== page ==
07.08.2013 0

Provence & Côte d’Azur: Lloyd's of London was the insurer of De Beers' Millennium Star, a 203-carat diamond that was the target of a foiled robbery in 2000

A diamond reward

Lloyd’s of London has offered one million euros as a reward for information that could lead to the recovery of the diamond jewellery stolen from Cannes’ Carlton Hotel at the end of July. The 103 million euros worth of encrusted necklaces, rings and earrings belonging to Leviev’s Extraordinary Diamonds exhibition is still unaccounted for following the dramatic daylight heist on 28th July.

Lloyd's of London has offered 1 million euros to the first person who can provide information that leads to the recovery of the stolen Leviev diamonds. Photo: Kim Alaniz

“A reward of up to 1,000,000 euros pro rata is offered to the first person who provides information which leads to the recovery of the goods,” says the supposed statement, which is due to be officially published today according to AFP. “The offer is subject to certain conditions.”

Following the robbery, Lloyd’s of London released a report that highlighted the risks of exhibiting and insuring high value diamonds.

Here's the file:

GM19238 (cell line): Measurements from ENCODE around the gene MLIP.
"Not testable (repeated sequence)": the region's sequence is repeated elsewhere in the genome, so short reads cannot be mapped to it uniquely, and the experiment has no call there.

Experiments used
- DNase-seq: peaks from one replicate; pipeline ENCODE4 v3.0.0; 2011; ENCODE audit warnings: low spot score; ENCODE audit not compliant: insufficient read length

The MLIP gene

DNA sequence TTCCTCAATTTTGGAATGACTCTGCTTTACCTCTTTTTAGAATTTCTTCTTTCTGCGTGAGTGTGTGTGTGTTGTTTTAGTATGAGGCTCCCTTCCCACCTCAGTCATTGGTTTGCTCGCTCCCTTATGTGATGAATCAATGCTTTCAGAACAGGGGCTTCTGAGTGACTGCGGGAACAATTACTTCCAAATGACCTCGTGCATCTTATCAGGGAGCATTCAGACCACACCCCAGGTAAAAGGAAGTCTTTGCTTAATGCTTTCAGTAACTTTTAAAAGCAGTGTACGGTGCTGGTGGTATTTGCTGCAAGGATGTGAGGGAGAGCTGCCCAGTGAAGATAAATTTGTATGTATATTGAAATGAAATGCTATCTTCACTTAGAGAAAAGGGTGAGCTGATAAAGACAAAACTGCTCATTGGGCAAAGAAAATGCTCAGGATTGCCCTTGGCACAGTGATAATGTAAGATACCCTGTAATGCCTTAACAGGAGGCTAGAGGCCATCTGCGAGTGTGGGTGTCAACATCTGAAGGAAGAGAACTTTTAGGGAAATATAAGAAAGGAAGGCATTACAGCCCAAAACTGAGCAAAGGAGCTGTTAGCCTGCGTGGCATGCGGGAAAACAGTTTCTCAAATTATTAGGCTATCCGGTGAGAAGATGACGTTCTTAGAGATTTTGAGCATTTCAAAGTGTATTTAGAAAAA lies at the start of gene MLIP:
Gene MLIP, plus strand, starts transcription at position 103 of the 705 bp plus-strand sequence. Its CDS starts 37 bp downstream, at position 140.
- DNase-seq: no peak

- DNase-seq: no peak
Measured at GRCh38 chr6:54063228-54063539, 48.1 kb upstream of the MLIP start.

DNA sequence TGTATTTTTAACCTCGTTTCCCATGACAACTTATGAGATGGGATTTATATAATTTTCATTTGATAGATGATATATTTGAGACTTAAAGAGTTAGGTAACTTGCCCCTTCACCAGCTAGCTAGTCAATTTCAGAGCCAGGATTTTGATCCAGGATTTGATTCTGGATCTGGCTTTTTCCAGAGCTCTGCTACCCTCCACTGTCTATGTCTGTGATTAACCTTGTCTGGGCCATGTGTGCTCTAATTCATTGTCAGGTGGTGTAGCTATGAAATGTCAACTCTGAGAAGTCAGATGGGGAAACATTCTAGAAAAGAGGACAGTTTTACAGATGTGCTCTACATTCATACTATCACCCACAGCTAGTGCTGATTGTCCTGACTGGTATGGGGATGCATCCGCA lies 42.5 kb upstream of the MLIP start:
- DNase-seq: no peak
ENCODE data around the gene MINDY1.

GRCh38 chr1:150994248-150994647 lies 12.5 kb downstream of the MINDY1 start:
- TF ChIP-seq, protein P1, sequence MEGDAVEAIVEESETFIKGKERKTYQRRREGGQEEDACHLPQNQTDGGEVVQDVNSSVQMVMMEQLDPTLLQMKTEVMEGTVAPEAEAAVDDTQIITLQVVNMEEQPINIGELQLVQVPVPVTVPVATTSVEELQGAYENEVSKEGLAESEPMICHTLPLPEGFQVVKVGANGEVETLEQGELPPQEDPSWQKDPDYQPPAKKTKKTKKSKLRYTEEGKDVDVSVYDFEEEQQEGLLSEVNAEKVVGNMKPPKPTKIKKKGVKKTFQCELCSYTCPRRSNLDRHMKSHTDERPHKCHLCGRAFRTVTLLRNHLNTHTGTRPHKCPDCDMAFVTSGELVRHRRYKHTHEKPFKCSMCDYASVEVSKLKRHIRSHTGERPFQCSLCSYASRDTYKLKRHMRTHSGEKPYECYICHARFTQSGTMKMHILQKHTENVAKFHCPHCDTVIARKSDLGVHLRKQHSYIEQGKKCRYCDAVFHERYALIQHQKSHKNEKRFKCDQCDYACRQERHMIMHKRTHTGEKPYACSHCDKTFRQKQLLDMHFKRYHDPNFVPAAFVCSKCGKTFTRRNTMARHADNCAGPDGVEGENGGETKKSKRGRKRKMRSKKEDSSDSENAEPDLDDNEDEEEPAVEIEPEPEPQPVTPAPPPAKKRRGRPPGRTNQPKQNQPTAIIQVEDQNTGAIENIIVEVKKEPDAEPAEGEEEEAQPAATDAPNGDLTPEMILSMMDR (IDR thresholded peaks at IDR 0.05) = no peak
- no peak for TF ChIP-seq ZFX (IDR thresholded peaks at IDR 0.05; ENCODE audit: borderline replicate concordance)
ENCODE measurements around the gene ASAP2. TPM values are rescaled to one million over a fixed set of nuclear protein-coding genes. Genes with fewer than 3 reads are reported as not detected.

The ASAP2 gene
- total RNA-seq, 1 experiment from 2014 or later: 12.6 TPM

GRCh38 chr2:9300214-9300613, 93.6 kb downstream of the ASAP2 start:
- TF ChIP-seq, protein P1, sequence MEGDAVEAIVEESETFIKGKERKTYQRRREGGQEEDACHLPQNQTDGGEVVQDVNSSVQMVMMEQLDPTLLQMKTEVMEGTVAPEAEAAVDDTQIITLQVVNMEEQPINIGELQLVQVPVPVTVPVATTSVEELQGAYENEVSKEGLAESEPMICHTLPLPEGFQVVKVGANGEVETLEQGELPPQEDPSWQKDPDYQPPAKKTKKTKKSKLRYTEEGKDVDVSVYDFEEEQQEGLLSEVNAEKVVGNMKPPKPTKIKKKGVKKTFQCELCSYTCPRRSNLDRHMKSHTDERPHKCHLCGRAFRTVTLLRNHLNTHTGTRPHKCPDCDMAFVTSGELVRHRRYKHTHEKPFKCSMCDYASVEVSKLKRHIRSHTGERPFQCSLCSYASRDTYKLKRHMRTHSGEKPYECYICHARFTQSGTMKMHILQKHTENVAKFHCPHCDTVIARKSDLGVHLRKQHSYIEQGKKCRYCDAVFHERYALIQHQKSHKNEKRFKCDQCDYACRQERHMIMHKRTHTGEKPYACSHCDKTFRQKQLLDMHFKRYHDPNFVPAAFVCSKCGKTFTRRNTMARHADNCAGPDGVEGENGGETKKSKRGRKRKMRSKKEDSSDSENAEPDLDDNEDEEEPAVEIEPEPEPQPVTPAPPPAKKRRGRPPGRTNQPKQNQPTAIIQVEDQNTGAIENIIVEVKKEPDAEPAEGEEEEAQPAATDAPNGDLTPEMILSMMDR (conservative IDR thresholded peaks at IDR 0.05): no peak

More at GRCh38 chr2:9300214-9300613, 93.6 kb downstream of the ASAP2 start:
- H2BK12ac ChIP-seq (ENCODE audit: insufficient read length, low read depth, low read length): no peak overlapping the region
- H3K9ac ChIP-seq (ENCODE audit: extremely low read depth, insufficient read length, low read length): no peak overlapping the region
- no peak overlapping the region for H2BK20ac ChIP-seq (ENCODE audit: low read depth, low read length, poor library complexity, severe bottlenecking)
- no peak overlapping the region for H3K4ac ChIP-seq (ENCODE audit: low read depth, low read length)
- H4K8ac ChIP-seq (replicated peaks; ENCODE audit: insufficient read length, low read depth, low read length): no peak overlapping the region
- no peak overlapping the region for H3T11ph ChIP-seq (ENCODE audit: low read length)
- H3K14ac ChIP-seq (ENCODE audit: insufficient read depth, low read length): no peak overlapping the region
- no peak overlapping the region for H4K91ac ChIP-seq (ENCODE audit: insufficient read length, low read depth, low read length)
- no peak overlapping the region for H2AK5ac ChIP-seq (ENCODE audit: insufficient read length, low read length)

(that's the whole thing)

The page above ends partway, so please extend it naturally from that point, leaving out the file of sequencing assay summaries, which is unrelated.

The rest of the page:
“Bringing gems to be viewed at exhibitions is an important way for jewellers to get exposure,” said the report. “However, it also leaves their goods more vulnerable to theft. Unlike large masterpieces, precious gems and items of jewellery are typically small and easy to hide once they have been stolen.”

Lloyd’s of London has been a long time insurer of expensive and famous diamonds. In 2000, the company was the insurer behind the De Beers’ Millennium Star, the world’s sixth largest diamond, which was being displayed in London’s Millennium Dome (now the O2 Arena) at the time. The 203-carat jewel was the focus of a robbery plot in 2000 that was foiled by police in the run up to the attempt. 

The brazen theft from the Carlton Hotel on Cannes’ famous La Croisette is set to go down in history as the largest ever diamond robbery if its 103 million euro estimation continues to stand.

Since the Cannes Film Festival earlier this year, a number of high profile robberies have rocked the Côte d’Azur, raising concerns about the level of security in the region.

On 6th August, France’s Interior Minister Manuel Valls visited the city to address the issue. “Cannes, and the Côte d’Azur as a whole, is a well known and prestigious tourism destination,” said Valls. “Cannes has one of the most prominent reputations in France and therefore the security of local retailers, residents and tourists is a priority.”

Valls commended the launch of the Comité Croisette, saying that the association created “a space for the exchange of information and ideas”. The group takes its inspiration from the Parisian Comité Vendôme, an elite version of a neighbourhood watch formed in 1936 by members of the luxury industry. The Comité Cannes will support local police forces in protecting property and people on La Croisette. 

Elsa Carpenter

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